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April 2021 Musings

Repair Bench Notes

Aspiring Nib Tech or Restorer?

Each month we will share some of the nib and restoration issues that we frequently see.

Linda's Bench:

For years, we have preached good pen hygiene and the use of fountain pen friendly/safe inks. While searching for a specific pen in our pen cases, we came across two that had been emptied but not cleaned, then put up. Even as professionals, we make mistakes, get busy, and sometimes forget to do the proper cleaning for pens taken out of rotation. These pens sat for over a year, emptied but not cleaned.

These nibs are plated steel JoWo nibs. In both cases, the pens were soaked overnight in flush and followed up with a couple of rounds in the ultrasonic cleaner, first in flush and then in water. This was enough to release the ink locked nibs and feeds, allowing them to be removed from the pens. The nibs were then run through the ultrasonic cleaner again, first in flush, then in water. The nib on the left was in a pen with Waterman’s Mysterious Blue ink; the one on the right was in a pen with a boutique ink.
As you can see, the plating on the nib that was used with Waterman ink is still pristine, but the nib that was used with the boutique ink was not so fortunate. Curious about the extent of damage, we put the nib on the right under the microscope and found that the metal itself has begun to break down, flake, and pit.

For those of you who don’t accept that some inks can damage your pens, the poor nib on the right would beg to differ. It is also why we always recommend Waterman’s Mysterious Blue ink, especially for your vintage pens. Don’t do as we did. When you empty your pen, take the time to clean it properly. In the long run, you and your pens will be much happier.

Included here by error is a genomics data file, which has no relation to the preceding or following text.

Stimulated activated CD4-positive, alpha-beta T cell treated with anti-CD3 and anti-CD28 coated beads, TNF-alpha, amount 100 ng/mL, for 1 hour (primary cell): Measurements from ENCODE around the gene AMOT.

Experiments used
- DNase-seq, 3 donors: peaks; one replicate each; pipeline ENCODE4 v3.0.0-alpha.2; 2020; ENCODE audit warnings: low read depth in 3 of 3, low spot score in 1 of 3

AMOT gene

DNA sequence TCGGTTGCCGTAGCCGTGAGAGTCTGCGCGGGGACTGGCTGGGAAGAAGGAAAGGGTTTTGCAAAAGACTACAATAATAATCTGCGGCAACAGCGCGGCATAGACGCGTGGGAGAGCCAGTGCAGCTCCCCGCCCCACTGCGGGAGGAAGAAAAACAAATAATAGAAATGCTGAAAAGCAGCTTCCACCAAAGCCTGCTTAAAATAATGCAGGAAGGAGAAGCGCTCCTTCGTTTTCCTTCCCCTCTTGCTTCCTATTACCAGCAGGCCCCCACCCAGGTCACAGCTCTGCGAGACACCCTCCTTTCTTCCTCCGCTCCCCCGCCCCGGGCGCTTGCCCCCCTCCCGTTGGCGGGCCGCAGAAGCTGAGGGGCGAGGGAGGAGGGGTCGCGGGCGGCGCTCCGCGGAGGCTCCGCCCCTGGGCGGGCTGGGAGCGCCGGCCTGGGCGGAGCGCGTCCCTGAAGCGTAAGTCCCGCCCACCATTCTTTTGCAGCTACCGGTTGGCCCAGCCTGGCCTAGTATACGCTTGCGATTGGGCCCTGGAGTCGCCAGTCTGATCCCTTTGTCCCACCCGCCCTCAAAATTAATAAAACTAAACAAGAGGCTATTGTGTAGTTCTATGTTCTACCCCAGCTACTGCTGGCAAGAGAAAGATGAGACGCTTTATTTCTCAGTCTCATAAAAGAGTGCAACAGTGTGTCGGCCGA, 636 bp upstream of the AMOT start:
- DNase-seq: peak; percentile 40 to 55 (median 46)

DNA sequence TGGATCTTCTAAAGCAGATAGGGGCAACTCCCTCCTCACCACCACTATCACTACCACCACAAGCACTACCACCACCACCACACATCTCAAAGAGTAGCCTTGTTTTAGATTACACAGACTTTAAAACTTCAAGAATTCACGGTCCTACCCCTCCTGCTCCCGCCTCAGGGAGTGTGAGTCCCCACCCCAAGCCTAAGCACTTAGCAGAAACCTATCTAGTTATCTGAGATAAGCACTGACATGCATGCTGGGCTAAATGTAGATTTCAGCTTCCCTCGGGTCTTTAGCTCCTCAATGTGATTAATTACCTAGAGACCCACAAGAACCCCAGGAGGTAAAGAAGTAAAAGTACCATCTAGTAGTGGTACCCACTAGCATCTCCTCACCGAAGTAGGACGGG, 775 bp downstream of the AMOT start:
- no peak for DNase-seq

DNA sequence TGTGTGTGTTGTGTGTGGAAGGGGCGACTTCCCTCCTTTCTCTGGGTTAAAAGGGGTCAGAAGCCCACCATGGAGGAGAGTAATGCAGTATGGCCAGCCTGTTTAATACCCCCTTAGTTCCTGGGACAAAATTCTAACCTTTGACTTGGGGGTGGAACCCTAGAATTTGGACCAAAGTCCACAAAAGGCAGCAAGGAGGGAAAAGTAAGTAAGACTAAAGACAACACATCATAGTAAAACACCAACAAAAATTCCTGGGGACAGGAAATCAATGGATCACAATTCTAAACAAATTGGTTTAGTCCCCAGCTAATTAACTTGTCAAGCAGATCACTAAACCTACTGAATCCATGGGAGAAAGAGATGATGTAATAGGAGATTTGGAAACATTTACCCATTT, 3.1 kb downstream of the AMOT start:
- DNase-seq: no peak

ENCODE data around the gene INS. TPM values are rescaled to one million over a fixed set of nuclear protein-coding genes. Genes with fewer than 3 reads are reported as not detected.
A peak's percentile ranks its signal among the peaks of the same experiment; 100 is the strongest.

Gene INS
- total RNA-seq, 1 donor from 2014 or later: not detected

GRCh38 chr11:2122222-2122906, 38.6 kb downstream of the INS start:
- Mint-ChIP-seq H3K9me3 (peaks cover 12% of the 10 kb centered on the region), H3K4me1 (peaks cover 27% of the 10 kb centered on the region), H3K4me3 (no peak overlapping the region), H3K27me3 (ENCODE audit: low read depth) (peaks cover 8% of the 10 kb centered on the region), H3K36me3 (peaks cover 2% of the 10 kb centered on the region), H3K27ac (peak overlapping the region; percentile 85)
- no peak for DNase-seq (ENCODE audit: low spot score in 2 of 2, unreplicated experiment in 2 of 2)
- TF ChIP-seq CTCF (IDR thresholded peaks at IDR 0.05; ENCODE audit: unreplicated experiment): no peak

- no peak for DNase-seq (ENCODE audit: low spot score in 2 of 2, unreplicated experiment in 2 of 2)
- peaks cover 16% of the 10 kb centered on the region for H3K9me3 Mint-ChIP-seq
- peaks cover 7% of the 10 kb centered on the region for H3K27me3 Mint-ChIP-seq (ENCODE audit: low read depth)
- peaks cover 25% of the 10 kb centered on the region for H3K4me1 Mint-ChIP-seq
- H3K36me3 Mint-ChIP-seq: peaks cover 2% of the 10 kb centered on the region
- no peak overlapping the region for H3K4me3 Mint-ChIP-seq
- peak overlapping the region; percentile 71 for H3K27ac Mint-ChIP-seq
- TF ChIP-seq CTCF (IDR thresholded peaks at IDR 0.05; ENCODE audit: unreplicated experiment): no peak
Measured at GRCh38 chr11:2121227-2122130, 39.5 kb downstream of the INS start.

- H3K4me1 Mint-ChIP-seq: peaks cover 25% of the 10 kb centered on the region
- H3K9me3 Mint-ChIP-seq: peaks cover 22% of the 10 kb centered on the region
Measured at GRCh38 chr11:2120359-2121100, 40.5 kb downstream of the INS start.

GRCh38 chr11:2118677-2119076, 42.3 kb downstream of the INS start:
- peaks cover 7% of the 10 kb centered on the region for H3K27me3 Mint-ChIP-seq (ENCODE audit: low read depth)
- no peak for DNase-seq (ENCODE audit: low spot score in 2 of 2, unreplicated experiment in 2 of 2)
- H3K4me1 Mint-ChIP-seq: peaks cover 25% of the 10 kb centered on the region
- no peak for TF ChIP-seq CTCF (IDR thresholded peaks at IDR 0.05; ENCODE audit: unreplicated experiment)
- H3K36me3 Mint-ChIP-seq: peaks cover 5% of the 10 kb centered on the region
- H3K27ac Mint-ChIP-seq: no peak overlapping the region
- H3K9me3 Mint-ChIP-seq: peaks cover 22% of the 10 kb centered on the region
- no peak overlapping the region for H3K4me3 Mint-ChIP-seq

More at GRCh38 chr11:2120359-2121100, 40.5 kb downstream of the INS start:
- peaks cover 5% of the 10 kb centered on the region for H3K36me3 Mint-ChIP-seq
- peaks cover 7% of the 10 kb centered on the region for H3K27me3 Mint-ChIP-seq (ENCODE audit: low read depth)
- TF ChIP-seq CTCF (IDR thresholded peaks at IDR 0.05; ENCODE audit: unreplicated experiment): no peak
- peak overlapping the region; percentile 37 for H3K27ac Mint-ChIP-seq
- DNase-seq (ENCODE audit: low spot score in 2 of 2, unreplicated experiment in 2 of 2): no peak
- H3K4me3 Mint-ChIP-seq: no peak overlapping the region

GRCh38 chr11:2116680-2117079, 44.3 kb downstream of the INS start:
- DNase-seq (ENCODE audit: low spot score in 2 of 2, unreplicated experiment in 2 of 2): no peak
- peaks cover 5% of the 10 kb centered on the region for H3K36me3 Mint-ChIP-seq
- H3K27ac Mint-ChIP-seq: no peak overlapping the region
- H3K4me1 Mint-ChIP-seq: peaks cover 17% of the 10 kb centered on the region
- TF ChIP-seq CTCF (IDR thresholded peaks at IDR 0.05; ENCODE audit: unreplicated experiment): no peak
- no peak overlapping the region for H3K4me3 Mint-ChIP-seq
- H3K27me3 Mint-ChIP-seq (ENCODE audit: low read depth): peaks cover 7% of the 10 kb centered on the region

Mike's Bench:
While O-rings come in all shapes and sizes, sometimes what you need is just not available to create a good seal in a syringe or piston filler. On some pens, the shaft section that originally held clay, cork, or rubber is just too small in diameter to get a seal on both the shaft and the inside of the pen barrel at the same time. In these cases, it is necessary to build up the shaft for an O-ring that fits the inside of the barrel but has an inside diameter that is too large for the shaft. Styrene tubing comes in several sizes, and you can even drill it out if you cannot find an inside diameter to fit properly on the shaft. Once you manage to get the right diameter to fit the shaft, don't forget to seal the tubing to the shaft so that ink and air cannot escape between the two. For this you will need a solvent that will work on the materials of which both parts are made. For example, to fuse celluloid and polystyrene, a good solvent is methyl ethyl ketone (MEK).

Pro Tip:If you utilize an ultrasonic cleaner, be sure to use one that is not too strong or is heated. Anything over 50 watts can damage your pens and the chemicals you use can heat up quickly when used for an extended period of time. Use small containers inside of your cleaner so you can do more than one pen at a time. Place your containers in the ultrasonic cleaner tub then fill to the desired level with water. This also allows you to use more than one chemical at a time, such as flush, water, and Rapido-Eze. If you must put a pen in nib down fold up a small strip of paper towel so the nib is not vibrating against the bottom of your container. Worried about the temperature of the water getting too high? Try using a digital aquarium thermometer with probe to monitor your temperature. These little gems are around five bucks and come in handy.

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